Professor Goss said he doesn’t support dropping entitlement programs altogether. However, he said he believes that a gradual reduction in their benefits would benefit both the economy and Americans as a whole. Goss said the U.S. made tremendous gains in the 90s with welfare reform but he suggests those advances are being lost.

Goss said he is convinced that the federal government is becoming just a conduit for money going from the states to the federal government and then back to the states in the form of Medicaid, Social Security and food stamps. The new farm bill has only perpetuated a systematic problem, according to Goss.

“We are talking about a nation that is becoming more and more dependent on non-work,” Goss said. “That is my real concern, the gap between the incentives for working versus the incentives for not working. The incentives for not working are growing whereas the incentives for working are growing very little.”

Paul Landow is assistant professor of Political Science at the University of Nebraska at Omaha. (Photo Courtesy UNO)

Paul Landow is assistant professor of Political Science at the University of Nebraska at Omaha. (Photo Courtesy UNO)

Dr. Timothy Smeeding is professor of economics at the University of Wisconsin-Madison and the Director of the Institute for Research on Poverty at the university. He disagrees with Goss’ sentiments.

“I don’t think that is correct,” Smeeding said. “This program doesn’t do a lot to discourage work. There is some good analysis by Robert Moffit at John Hopkins University that shows that the food stamp program doesn’t work very much. It’s too small to reduce work by itself. You can only spend three to four hundred dollars a month, but you need money for rent, utilities and other things.”

Data supplied by the Nebraska Department of Health and Human Services shows that 78,943 total households in Nebraska received SNAP benefits in 2013. Goss said he knows there are people out there struggling who need this additional help from the government. But he sees a problem with the help being more of a destination instead of a stepping stone.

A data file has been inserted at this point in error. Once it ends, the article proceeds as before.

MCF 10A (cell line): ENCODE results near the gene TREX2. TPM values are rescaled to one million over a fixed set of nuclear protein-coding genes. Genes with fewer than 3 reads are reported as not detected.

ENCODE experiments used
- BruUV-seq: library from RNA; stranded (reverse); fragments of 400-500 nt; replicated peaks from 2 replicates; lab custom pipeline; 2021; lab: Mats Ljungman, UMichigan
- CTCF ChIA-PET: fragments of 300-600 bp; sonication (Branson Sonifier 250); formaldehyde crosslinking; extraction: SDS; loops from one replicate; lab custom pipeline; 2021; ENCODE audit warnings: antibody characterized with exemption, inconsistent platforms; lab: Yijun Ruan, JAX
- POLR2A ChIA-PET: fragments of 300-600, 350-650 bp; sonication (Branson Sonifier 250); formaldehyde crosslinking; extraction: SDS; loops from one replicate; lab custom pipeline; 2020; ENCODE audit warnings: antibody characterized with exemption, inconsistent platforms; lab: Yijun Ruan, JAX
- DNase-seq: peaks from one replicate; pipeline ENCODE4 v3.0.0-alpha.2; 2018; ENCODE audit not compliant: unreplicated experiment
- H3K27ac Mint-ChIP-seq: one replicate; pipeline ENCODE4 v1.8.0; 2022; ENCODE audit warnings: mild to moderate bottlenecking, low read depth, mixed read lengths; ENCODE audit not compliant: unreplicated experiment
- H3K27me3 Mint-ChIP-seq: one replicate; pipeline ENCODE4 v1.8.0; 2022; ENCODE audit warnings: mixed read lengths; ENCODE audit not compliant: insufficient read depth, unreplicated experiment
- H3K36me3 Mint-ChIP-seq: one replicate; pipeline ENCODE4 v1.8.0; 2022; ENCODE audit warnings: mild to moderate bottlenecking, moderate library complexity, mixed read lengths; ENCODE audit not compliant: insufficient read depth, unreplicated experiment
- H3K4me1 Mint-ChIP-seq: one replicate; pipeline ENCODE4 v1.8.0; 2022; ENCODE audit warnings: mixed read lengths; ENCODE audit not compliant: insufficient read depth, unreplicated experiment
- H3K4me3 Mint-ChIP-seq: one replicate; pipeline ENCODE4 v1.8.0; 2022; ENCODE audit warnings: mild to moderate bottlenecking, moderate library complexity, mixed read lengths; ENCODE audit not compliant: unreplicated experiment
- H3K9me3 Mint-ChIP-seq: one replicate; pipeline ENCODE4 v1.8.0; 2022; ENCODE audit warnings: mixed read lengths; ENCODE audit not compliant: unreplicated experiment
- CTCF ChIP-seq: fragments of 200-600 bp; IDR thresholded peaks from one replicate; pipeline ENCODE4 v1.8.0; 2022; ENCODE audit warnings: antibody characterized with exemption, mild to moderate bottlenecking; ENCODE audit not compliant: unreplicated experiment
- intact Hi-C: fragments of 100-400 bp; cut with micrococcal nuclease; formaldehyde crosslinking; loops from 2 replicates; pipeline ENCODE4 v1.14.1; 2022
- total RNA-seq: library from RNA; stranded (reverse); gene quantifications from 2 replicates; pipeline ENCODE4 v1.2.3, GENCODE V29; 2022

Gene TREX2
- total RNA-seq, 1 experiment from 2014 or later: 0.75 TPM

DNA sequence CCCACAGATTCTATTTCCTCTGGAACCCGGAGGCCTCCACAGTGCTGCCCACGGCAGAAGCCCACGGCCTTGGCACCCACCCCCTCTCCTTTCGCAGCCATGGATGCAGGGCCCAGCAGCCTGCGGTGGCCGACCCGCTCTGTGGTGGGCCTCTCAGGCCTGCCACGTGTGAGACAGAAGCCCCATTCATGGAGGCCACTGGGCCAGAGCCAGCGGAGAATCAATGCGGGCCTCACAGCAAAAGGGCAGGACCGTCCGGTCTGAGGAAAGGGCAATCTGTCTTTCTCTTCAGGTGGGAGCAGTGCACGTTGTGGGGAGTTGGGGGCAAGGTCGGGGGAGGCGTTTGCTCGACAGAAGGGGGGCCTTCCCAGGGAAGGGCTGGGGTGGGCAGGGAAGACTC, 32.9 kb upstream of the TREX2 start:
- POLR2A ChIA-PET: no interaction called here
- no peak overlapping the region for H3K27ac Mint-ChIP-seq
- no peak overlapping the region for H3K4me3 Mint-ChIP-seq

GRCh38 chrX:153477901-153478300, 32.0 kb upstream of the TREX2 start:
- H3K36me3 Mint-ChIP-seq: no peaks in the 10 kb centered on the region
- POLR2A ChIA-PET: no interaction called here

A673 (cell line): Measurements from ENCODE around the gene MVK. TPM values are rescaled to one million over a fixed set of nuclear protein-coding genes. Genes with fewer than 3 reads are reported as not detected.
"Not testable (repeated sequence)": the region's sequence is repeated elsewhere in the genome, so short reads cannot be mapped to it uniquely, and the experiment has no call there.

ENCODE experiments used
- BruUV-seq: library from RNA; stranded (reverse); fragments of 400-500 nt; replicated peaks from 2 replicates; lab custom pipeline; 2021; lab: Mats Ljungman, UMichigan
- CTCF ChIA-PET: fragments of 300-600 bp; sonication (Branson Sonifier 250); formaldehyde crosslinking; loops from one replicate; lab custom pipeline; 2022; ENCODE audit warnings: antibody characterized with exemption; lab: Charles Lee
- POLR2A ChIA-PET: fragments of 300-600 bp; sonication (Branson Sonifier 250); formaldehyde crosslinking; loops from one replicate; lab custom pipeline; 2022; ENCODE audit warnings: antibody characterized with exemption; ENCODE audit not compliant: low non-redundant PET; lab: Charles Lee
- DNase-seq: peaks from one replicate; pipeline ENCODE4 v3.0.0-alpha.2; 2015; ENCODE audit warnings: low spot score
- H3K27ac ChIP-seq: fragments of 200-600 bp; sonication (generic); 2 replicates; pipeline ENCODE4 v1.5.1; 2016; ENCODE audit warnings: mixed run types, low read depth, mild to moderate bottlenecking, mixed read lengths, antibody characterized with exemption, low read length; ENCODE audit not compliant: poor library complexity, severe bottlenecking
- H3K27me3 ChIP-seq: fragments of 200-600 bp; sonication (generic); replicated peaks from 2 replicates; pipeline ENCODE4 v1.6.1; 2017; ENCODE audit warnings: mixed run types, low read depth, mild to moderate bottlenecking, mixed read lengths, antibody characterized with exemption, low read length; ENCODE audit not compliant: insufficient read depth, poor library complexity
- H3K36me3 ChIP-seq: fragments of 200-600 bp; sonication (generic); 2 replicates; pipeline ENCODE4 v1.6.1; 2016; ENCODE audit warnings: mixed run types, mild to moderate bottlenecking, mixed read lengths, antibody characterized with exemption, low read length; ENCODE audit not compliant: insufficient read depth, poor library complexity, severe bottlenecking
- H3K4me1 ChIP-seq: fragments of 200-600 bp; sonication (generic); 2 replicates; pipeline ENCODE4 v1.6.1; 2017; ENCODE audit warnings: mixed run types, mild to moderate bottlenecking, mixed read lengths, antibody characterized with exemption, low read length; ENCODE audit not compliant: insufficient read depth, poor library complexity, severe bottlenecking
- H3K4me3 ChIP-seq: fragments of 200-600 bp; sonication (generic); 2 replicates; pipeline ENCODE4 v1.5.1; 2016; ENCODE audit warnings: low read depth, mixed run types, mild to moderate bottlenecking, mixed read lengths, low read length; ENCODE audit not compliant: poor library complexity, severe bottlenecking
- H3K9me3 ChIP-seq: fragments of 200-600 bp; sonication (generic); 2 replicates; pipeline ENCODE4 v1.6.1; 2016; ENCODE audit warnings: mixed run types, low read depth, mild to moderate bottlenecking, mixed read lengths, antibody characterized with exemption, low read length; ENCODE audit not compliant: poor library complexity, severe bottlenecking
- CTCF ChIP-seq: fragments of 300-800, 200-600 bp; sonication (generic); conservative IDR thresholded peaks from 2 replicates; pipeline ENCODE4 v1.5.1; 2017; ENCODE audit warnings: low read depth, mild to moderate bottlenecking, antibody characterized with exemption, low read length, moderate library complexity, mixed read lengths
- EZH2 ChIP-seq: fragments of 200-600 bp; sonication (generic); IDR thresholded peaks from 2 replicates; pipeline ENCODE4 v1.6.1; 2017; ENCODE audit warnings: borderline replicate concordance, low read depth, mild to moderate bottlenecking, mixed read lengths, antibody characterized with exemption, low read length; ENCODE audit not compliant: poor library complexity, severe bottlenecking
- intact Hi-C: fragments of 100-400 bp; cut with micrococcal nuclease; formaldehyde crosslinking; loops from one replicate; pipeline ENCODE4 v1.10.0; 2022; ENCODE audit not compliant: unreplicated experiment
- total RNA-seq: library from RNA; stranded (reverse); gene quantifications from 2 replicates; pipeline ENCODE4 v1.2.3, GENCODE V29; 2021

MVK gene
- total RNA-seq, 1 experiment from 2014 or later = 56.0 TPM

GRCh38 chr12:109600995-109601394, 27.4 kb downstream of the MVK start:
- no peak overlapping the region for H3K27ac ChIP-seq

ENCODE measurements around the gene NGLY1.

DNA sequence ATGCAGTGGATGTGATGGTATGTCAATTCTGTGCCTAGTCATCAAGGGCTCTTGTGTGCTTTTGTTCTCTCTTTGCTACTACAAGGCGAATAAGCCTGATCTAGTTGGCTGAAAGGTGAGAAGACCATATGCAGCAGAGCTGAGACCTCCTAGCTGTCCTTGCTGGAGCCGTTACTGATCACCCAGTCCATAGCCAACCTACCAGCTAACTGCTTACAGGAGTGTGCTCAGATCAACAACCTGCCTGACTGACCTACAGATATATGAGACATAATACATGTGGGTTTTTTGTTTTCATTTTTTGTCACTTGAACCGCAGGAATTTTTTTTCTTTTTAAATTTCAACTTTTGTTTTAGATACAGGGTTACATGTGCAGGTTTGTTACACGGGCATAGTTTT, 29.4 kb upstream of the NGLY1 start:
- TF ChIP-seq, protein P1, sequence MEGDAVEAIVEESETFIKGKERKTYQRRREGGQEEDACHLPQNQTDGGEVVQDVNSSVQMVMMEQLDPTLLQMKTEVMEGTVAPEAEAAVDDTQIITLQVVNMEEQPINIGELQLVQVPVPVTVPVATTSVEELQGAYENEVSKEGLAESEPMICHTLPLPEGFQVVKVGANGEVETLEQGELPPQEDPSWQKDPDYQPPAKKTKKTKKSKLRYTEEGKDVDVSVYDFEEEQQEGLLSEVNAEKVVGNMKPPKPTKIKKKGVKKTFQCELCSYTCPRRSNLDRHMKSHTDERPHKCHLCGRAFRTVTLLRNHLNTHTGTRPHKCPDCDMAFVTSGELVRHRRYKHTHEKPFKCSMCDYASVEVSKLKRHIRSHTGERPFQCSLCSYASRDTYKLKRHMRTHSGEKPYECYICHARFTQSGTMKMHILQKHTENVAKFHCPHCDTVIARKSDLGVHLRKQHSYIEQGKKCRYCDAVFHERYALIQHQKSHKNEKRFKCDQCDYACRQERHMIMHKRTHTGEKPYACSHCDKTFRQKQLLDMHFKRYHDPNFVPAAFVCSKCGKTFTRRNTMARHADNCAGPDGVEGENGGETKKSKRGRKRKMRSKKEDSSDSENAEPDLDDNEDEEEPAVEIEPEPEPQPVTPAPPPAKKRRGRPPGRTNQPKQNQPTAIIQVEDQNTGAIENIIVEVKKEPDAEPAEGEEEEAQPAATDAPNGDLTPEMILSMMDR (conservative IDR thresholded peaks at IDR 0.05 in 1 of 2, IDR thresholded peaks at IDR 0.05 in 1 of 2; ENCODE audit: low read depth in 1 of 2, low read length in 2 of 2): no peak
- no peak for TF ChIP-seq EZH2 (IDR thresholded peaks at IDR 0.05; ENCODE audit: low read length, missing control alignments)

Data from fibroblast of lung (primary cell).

Professor Smeeding sees the situation differently. He said when people don’t have enough work or their job doesn’t pay enough to meet even their basic needs, then they need help getting the necessities they need to survive.

“But the problem is too often there is not enough work and when there is work it is part time and for low wages which is not enough to support a family,” Smeeding said. “That’s why you need the SNAP program to continue to keep family’s heads above water.”

Professor Goss said he believes that if people have no incentive to work some will be contented in getting aid from the federal government. Before the recession began in 2007 Goss said SNAP cost $30.9 billion. According to Dr. Goss, it is more than double that today. Goss said he is alarmed at this growth in nutritional subsidies.

“We’ve got the smallest percent of the population in the workforce now since 1978,” Goss said. This is no accident, when you encourage and incentivize individuals to leave the workplace that is exactly what they do.”

Goss said there are numerous other areas that desperately need funding as well, programs like education, health research, highways and roads. If entitlements continue to expand Goss said there will be no money left for other economic stimulus programs.

Professor Smeeding said while the cuts are harmful they aren’t as detrimental as the 14 percent or $5 billion cut to SNAP in November of 2013. However, he said SNAP is America’s best anti-poverty program.

“Ninety to ninety-five percent of the nutritional benefits go to people who are below the poverty line,” Smeeding said. ”The program removes about 7 million people from poverty when property accounted for. It reduces the depth of poverty substantially, no other programs does this as well.”

With a contentious issue like cuts to SNAP benefits it is easy to see why it took more than two years to being forth a farm bill that enough lawmakers could support, according to Professor Smeeding. Overall, Professor Goss said this bill doesn’t change much it just ‘shifts things around a little here and there.”